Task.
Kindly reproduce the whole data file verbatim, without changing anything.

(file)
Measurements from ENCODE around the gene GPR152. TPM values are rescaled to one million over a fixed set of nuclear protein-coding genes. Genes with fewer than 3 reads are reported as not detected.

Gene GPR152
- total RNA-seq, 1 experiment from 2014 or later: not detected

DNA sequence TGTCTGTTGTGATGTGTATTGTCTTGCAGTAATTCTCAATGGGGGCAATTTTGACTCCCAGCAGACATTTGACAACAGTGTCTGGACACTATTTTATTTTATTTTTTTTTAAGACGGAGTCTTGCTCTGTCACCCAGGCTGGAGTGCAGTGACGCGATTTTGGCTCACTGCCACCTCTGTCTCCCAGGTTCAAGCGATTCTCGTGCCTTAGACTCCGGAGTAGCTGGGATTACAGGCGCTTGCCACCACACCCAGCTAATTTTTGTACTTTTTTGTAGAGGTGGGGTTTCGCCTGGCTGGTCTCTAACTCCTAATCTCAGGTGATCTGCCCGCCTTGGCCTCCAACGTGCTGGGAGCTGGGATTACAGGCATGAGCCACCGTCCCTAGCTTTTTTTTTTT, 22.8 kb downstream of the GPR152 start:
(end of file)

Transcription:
Measurements from ENCODE around the gene GPR152. TPM values are rescaled to one million over a fixed set of nuclear protein-coding genes. Genes with fewer than 3 reads are reported as not detected.

Gene GPR152
- total RNA-seq, 1 experiment from 2014 or later: not detected

DNA sequence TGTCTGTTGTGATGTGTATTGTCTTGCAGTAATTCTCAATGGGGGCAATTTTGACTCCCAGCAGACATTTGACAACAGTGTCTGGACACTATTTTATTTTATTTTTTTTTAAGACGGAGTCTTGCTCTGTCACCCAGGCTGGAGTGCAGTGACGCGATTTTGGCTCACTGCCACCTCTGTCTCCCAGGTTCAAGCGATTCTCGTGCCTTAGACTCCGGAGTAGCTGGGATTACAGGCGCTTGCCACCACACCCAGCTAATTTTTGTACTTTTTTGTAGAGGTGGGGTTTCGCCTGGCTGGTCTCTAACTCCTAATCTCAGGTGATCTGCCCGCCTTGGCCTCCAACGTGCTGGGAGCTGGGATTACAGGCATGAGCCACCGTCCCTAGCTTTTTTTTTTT, 22.8 kb downstream of the GPR152 start: